2. Red snapper begin to reproduce when they are about two years old, spawning from May to October along rocky ledges or coral reefs.
  3. Fertilized eggs float on the surface and hatch within a day. Only a month later, the young fish settle out of the water column in shallow waters, and as they get older, they move to structured habitat where they will mature and eventually move to the deeper waters of the Gulf.
  4. Bigger, older red snappers produce many more eggs than young ones. One 24-inch female red snapper (about 8 years old) produces as many fish as 212 17-inch females (about 5 years old) Most red snapper caught in the Gulf today are only between four and six years old.
  5. Economically, red snapper are among the most valuable fish in the Gulf. In 2011, commercial fishermen from the five Gulf states landed more than 3.2 million pounds of red snapper, sold dockside for $11.5 million.
  6. They are also tasty! There are more than one million recipes for red snapper online.
  7. Sport fishermen love to pursue them as well. In 2011, 3.1 million recreational anglers took more than 22 million fishing trips in the Gulf of Mexico targeting red snapper and other species. These fishing trips are a boon to the local economy.
  8. Red snapper have been severely overfished in the Gulf but are now on their way back. The Gulf snapper population reached its low point the late 1980s, but since then science based and effective management and favorable conditions for reproduction have put the red snapper on the road to recovery. Since 2009 catch limits for snapper have steadily increased.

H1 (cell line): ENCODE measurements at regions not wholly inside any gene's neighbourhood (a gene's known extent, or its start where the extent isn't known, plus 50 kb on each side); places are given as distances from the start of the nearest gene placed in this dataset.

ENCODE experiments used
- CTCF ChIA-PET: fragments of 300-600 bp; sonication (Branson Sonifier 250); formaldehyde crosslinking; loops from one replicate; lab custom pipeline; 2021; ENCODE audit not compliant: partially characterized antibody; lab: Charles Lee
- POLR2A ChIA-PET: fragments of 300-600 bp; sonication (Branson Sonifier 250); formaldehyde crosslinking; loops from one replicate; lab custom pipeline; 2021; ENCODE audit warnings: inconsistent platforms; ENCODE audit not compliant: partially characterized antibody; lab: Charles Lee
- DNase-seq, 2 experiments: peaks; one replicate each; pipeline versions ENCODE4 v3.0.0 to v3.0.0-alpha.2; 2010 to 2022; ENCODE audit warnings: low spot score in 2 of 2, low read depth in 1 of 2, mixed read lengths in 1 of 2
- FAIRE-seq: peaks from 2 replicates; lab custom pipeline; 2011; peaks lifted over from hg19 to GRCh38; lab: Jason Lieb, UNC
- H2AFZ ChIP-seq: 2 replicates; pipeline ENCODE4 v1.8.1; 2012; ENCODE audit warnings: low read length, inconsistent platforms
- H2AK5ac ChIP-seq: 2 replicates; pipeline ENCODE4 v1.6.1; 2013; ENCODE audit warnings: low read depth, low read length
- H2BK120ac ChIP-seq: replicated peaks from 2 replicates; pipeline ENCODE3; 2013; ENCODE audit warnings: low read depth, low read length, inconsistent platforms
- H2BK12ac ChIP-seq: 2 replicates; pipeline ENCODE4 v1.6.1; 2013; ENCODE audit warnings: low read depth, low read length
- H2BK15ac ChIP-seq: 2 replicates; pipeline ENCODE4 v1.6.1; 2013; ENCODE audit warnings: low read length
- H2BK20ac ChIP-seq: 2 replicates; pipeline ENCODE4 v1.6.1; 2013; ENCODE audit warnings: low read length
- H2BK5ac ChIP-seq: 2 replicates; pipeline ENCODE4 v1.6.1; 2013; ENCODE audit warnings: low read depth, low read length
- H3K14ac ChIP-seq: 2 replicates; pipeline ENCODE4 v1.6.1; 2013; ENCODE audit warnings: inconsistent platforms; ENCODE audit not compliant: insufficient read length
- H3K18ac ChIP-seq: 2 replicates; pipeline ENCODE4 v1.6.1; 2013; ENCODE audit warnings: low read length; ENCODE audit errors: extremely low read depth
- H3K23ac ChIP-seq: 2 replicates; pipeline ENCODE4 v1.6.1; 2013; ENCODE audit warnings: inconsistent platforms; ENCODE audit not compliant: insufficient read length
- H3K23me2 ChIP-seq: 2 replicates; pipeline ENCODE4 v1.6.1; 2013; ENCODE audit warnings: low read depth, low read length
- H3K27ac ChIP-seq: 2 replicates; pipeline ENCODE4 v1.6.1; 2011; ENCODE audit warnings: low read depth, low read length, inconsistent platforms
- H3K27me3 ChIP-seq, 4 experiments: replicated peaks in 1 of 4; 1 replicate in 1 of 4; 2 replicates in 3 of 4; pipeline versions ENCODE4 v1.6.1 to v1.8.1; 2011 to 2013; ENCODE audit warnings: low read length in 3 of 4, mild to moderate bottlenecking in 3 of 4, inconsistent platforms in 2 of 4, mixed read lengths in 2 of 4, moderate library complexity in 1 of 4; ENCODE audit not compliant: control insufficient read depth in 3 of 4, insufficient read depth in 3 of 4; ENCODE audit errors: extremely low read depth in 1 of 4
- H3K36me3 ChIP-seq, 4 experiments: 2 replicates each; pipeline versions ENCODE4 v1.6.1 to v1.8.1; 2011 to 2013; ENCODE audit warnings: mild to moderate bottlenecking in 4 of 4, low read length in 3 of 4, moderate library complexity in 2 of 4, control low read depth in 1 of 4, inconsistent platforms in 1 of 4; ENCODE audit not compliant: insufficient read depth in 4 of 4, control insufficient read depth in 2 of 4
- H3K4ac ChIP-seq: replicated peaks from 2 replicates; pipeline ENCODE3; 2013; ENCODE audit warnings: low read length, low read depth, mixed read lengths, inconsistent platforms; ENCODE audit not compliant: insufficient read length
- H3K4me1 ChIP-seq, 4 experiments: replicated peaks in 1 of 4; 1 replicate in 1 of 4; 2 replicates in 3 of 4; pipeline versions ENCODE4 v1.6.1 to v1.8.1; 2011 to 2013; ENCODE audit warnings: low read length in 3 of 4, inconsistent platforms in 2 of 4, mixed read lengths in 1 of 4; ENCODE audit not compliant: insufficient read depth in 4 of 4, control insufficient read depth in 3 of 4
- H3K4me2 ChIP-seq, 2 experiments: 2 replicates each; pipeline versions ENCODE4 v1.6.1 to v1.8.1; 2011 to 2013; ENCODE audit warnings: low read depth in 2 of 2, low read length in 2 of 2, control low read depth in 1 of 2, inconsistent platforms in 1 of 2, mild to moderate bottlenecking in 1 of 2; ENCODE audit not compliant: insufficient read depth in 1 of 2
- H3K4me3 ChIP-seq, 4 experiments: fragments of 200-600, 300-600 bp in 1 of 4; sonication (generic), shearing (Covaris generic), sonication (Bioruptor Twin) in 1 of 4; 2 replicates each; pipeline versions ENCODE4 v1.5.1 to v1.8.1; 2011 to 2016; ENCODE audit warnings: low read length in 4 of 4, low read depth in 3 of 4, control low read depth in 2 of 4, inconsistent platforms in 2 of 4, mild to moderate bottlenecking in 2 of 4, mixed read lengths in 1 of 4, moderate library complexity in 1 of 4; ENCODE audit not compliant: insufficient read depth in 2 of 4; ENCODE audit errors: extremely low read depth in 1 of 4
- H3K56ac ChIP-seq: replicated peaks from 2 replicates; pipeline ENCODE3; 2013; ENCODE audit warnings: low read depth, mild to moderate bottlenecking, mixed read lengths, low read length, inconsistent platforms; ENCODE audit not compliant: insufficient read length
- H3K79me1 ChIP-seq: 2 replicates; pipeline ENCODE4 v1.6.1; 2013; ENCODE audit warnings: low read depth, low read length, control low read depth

9. There is a science-based plan in place to rebuild red snapper to healthier levels. It is working but will take time. If implemented properly, management agencies hope to restore the population to sustainable levels by 2032.
  10. This is the tough part. The population is recovering so people are seeing more and bigger fish in the water and in places they haven’t been seen in decades, making the fish easier to catch. This leads to higher catch rates and more fish being removed during a typical day of open recreational season for red snapper. Science-based limits critical to the successes we’ve seen are thus get reached faster resulting in shorter recreational fishing seasons.  This has been compared to taking antibiotics when you are sick—you’ll start to feel better in a few days, but if you stop taking the medicine too soon you run the risk of undoing the progress you’ve made and could get sick again.

Read the story of red snapper from a fisherman’s perspective in our new report.  And here is an update on policy affecting red snapper in the Gulf.

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One Fish, Two Fish, More Fish, More Fish: US Seafood Landings Reach 17 Year High – Now Updated With More Fish!! http://blog.oceanconservancy.org/2012/09/28/one-fish-two-fish-more-fish-more-fish-us-seafood-landings-reach-17-year-high/ http://blog.oceanconservancy.org/2012/09/28/one-fish-two-fish-more-fish-more-fish-us-seafood-landings-reach-17-year-high/#comments Fri, 28 Sep 2012 14:00:41 +0000 Libby Fetherston http://blog.oceanconservancy.org/?p=3031

Credit: brockamer flickr stream

 

UPDATED (September 28, 2012): Like Dr. Seuss says “Say! What a lot of fish there are.” But while there are many fish in the sea, there used to be more! A new study in the journal Science says global fisheries are in decline, but recovery is possible with the right management tools. For the first time, researchers spearheaded by California Environmental Associates took a good look at the world’s nearly 10,000 fishing areas. Only 20% of these areas are managed, leaving the rest with no management or oversight. Researchers suggest that with the right management tools, fisheries currently in decline could reach sustainable levels in only a few short years. This could increase the amount of fish in the ocean by 56%. Dr. Seuss would surely have been proud to protect his old fish and new fish.